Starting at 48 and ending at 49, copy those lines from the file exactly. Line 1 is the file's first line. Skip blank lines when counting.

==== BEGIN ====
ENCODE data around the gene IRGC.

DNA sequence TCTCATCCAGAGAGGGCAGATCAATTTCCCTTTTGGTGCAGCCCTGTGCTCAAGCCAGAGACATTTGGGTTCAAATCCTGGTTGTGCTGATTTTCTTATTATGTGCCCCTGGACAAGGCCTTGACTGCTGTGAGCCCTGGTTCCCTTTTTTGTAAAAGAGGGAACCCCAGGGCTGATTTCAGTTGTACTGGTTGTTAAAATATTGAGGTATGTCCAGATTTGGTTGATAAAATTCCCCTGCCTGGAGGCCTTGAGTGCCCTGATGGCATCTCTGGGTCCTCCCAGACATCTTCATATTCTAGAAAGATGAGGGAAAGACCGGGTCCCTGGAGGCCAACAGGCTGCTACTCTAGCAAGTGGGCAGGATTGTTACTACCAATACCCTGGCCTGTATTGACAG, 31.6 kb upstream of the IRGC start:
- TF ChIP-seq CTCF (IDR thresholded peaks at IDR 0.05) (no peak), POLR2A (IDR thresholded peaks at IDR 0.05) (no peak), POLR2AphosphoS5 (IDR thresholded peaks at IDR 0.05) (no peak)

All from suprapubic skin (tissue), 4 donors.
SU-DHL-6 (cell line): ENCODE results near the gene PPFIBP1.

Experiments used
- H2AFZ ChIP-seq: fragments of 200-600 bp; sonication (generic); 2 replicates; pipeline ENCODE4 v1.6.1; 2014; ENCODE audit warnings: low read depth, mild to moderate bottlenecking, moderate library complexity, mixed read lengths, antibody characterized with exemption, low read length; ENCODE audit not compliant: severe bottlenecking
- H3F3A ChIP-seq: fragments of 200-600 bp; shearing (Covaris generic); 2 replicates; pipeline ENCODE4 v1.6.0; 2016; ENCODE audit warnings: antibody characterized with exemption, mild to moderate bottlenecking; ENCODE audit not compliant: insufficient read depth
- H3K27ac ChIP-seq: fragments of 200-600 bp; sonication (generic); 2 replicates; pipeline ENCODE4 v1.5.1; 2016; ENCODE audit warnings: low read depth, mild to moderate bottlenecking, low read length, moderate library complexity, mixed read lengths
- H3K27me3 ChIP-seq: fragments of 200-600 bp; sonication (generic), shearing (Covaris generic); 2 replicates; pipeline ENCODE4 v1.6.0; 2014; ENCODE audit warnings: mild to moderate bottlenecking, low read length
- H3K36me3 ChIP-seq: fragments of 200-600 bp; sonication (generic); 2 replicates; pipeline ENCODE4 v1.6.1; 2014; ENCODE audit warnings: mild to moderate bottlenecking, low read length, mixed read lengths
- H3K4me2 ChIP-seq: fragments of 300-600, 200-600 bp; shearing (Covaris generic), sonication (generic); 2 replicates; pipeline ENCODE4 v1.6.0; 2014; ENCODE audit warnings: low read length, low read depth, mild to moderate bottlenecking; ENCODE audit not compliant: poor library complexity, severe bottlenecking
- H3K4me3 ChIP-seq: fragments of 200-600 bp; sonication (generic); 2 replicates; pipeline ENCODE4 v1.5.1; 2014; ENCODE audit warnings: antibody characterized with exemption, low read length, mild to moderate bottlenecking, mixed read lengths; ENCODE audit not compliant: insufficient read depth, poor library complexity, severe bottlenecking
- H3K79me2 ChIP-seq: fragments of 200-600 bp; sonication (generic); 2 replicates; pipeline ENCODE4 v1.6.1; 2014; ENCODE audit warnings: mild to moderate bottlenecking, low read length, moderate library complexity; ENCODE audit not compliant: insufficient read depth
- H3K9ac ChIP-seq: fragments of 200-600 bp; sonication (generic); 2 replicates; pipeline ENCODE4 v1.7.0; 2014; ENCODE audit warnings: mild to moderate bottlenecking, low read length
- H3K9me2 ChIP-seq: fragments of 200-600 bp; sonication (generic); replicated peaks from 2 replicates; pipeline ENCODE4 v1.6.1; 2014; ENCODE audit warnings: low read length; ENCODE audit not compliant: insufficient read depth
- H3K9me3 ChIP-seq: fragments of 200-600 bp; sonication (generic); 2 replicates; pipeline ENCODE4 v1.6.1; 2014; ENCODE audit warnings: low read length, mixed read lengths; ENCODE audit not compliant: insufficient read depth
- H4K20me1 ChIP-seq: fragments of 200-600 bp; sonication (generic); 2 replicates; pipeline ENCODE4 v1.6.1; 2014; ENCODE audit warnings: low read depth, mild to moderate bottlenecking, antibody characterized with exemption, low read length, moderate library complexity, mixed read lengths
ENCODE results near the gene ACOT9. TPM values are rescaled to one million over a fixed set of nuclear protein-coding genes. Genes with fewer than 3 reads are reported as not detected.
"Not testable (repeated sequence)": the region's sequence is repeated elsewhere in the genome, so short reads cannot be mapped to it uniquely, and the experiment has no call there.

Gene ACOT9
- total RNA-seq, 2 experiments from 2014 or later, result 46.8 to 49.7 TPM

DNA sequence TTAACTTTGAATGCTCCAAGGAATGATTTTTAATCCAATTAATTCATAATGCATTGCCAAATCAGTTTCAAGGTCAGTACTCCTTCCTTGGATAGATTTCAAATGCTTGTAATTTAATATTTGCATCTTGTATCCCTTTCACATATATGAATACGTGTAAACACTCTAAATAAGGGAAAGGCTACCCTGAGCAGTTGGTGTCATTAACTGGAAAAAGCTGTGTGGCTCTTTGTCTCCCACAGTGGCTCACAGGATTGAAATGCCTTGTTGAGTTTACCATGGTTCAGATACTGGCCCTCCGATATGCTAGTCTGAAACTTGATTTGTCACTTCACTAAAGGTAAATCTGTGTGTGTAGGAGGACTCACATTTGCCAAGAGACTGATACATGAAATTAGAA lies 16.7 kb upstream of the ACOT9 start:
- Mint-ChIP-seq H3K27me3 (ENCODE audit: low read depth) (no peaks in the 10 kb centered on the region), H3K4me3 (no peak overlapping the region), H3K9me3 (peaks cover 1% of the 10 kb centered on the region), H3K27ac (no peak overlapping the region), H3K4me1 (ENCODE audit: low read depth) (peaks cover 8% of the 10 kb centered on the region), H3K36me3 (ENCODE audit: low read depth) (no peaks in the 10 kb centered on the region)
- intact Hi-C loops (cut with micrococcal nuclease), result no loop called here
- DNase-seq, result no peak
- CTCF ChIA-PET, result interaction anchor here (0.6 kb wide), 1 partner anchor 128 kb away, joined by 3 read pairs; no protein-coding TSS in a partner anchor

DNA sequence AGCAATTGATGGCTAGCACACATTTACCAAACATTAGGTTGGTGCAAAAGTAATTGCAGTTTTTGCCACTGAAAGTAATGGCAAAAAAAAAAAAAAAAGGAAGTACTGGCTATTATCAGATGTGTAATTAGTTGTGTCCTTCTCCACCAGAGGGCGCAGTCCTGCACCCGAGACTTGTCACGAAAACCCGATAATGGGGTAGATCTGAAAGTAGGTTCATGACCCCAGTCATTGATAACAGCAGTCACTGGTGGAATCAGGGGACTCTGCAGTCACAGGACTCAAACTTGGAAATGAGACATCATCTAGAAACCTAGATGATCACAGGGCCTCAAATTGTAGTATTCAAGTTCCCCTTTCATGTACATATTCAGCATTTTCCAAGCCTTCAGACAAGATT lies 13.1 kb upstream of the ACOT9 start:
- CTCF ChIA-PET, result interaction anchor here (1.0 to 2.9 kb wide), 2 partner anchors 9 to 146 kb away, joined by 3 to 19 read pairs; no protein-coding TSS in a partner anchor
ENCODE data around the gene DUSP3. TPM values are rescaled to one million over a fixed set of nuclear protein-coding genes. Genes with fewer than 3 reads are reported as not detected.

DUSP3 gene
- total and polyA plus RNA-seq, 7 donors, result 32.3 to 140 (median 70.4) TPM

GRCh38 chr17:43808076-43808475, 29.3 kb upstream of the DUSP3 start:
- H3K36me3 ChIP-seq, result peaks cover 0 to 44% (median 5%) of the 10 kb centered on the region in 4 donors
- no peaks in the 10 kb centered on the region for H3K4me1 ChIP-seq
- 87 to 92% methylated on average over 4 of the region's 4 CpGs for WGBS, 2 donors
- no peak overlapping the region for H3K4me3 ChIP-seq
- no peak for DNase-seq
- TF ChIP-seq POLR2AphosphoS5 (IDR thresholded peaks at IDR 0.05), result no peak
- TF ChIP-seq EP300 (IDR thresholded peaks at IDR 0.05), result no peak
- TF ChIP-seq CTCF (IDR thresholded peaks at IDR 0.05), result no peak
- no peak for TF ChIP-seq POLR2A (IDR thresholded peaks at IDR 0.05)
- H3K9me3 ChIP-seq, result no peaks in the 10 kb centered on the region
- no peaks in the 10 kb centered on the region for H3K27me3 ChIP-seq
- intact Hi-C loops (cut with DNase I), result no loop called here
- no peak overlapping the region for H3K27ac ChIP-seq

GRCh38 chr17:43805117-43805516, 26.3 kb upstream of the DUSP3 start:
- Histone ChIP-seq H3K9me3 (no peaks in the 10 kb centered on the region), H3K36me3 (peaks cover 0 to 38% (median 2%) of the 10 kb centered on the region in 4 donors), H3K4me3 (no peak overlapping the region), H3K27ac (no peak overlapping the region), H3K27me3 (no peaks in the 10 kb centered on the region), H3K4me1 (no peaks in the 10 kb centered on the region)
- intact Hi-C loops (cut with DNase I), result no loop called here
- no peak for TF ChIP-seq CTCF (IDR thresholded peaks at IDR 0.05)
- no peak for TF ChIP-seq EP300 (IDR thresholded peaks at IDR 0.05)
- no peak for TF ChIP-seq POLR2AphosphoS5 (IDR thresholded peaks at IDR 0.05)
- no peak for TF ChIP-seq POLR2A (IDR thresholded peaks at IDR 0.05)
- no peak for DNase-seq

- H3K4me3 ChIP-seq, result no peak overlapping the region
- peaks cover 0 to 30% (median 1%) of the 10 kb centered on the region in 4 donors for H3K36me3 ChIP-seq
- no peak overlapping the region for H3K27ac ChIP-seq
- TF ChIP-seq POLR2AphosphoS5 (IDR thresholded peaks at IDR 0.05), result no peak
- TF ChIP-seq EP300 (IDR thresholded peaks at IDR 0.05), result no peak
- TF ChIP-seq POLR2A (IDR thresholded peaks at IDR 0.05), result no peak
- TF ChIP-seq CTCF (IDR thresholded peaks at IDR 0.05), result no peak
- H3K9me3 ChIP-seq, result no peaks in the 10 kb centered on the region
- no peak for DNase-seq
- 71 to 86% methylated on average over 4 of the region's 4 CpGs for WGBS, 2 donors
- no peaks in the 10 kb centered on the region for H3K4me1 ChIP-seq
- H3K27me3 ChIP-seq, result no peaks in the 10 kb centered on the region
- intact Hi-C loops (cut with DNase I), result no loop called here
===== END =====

- Histone ChIP-seq H3K9me3 (no peaks in the 10 kb centered on the region), H3K36me3 (peaks cover 0 to 38% (median 2%) of the 10 kb centered on the region in 4 donors), H3K4me3 (no peak overlapping the region), H3K27ac (no peak overlapping the region), H3K27me3 (no peaks in the 10 kb centered on the region), H3K4me1 (no peaks in the 10 kb centered on the region)
- intact Hi-C loops (cut with DNase I), result no loop called here